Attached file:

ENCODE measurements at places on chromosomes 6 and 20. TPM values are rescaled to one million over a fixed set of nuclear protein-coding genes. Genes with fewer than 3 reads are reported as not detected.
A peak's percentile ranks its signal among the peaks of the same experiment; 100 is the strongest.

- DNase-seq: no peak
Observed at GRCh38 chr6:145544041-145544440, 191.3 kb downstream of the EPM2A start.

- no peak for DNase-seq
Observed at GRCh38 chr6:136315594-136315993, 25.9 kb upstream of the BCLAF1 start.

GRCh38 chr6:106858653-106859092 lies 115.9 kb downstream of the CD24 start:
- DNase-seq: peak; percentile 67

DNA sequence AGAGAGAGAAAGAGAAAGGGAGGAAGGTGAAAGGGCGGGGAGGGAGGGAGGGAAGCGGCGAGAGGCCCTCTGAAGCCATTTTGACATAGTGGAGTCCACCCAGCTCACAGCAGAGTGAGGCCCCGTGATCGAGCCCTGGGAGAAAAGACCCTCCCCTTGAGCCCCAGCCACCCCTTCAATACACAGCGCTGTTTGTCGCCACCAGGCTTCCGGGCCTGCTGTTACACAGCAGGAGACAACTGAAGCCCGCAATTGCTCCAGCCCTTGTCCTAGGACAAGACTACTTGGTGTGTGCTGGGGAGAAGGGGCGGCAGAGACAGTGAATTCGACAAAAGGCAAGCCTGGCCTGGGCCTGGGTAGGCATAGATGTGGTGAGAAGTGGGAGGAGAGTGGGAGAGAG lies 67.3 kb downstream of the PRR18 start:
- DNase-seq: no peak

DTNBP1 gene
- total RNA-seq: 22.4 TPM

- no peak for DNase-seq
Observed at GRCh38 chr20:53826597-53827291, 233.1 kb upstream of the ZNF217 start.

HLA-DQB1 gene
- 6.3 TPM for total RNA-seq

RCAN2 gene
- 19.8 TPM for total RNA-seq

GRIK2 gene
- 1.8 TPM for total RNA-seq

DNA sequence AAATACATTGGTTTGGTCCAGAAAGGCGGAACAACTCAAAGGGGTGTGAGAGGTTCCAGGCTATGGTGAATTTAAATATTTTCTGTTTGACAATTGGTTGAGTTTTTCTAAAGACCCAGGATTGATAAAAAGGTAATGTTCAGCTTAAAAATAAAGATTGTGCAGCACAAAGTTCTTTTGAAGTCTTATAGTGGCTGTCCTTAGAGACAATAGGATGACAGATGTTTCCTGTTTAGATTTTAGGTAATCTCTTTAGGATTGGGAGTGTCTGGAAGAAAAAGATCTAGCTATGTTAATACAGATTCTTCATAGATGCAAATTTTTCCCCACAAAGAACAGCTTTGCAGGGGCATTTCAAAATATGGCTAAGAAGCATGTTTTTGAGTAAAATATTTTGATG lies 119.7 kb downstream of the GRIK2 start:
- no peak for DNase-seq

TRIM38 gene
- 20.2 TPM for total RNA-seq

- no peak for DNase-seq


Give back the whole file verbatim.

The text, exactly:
ENCODE measurements at places on chromosomes 6 and 20. TPM values are rescaled to one million over a fixed set of nuclear protein-coding genes. Genes with fewer than 3 reads are reported as not detected.
A peak's percentile ranks its signal among the peaks of the same experiment; 100 is the strongest.

- DNase-seq: no peak
Observed at GRCh38 chr6:145544041-145544440, 191.3 kb downstream of the EPM2A start.

- no peak for DNase-seq
Observed at GRCh38 chr6:136315594-136315993, 25.9 kb upstream of the BCLAF1 start.

GRCh38 chr6:106858653-106859092 lies 115.9 kb downstream of the CD24 start:
- DNase-seq: peak; percentile 67

DNA sequence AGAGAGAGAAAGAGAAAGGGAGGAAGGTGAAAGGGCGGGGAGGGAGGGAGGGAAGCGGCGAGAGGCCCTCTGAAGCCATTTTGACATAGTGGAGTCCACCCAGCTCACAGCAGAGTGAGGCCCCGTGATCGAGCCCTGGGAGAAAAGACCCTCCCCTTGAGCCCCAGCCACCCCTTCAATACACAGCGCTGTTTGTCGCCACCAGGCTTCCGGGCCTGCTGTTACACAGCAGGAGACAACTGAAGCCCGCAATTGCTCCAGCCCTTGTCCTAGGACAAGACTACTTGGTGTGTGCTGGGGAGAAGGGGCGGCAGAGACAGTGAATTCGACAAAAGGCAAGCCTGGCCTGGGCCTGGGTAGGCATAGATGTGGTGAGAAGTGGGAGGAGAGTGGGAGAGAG lies 67.3 kb downstream of the PRR18 start:
- DNase-seq: no peak

DTNBP1 gene
- total RNA-seq: 22.4 TPM

- no peak for DNase-seq
Observed at GRCh38 chr20:53826597-53827291, 233.1 kb upstream of the ZNF217 start.

HLA-DQB1 gene
- 6.3 TPM for total RNA-seq

RCAN2 gene
- 19.8 TPM for total RNA-seq

GRIK2 gene
- 1.8 TPM for total RNA-seq

DNA sequence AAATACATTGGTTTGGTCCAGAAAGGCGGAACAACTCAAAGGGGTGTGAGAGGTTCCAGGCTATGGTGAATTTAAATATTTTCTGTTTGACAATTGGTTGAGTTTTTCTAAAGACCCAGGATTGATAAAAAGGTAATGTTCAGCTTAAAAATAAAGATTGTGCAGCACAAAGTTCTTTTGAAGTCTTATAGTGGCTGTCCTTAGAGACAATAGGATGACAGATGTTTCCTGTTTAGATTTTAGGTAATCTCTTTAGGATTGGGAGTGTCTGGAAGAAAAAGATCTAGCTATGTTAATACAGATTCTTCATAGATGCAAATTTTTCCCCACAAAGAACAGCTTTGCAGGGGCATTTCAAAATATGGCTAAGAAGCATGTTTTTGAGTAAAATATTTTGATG lies 119.7 kb downstream of the GRIK2 start:
- no peak for DNase-seq

TRIM38 gene
- 20.2 TPM for total RNA-seq

- no peak for DNase-seq